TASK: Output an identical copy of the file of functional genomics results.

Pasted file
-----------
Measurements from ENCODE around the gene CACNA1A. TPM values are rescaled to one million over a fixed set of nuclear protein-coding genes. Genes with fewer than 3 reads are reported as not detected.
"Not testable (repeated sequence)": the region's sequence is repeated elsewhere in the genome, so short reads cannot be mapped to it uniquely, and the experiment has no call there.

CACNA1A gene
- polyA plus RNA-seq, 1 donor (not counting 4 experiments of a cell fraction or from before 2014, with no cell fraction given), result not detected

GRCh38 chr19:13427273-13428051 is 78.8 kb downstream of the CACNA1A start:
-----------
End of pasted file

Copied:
Measurements from ENCODE around the gene CACNA1A. TPM values are rescaled to one million over a fixed set of nuclear protein-coding genes. Genes with fewer than 3 reads are reported as not detected.
"Not testable (repeated sequence)": the region's sequence is repeated elsewhere in the genome, so short reads cannot be mapped to it uniquely, and the experiment has no call there.

CACNA1A gene
- polyA plus RNA-seq, 1 donor (not counting 4 experiments of a cell fraction or from before 2014, with no cell fraction given), result not detected

GRCh38 chr19:13427273-13428051 is 78.8 kb downstream of the CACNA1A start: